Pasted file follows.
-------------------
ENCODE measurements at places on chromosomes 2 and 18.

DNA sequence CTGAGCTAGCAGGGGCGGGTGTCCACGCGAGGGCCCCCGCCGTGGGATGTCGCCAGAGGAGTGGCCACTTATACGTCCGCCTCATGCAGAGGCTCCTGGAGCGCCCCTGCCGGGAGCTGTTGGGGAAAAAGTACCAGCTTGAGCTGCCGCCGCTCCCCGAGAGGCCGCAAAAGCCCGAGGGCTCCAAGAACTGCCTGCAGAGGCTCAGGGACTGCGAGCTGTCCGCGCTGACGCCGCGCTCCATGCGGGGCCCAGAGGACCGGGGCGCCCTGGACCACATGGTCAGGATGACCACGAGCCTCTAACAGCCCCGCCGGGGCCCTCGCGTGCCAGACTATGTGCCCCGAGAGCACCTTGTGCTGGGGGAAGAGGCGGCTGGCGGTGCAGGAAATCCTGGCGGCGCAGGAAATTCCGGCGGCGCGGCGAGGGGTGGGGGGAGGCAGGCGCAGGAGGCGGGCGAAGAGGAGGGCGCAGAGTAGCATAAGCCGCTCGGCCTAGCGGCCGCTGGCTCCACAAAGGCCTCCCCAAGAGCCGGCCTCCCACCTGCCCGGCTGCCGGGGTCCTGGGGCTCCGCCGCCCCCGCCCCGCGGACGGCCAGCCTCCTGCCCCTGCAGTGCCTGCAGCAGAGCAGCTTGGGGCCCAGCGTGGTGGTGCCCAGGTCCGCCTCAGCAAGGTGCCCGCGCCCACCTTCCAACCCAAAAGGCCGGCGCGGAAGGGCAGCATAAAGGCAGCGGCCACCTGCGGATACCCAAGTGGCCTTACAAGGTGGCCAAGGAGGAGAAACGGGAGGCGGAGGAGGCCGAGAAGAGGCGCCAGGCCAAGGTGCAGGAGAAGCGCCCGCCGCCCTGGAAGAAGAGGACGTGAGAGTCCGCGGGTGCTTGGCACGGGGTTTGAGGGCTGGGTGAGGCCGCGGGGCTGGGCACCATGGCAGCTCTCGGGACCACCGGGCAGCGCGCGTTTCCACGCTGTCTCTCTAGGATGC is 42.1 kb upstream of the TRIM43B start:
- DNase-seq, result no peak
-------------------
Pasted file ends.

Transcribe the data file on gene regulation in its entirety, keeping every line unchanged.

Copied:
ENCODE measurements at places on chromosomes 2 and 18.

DNA sequence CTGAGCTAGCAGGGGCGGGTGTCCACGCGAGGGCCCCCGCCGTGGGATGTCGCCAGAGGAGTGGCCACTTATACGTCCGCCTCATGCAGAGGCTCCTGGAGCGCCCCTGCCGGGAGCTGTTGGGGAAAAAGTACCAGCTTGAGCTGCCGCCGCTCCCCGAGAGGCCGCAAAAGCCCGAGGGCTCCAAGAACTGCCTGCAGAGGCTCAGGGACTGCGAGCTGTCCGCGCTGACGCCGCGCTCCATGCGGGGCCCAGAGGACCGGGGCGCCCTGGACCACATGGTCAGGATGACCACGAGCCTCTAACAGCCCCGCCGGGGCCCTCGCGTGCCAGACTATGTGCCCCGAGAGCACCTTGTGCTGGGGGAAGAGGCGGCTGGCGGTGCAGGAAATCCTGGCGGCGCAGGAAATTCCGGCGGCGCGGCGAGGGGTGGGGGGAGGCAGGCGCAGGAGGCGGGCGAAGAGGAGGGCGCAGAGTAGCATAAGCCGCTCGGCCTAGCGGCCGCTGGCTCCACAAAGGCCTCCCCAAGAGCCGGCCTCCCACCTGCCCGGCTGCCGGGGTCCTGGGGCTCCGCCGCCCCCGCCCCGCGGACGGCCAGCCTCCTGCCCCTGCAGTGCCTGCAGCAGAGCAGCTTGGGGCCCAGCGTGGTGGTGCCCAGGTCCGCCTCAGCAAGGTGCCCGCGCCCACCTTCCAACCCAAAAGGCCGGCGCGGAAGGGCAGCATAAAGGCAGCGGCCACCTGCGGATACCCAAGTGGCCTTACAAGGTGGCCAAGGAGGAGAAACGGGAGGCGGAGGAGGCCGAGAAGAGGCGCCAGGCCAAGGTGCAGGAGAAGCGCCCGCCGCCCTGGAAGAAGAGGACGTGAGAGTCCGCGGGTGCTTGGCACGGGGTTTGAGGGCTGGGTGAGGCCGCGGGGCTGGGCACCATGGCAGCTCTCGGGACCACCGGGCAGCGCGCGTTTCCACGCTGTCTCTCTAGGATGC is 42.1 kb upstream of the TRIM43B start:
- DNase-seq, result no peak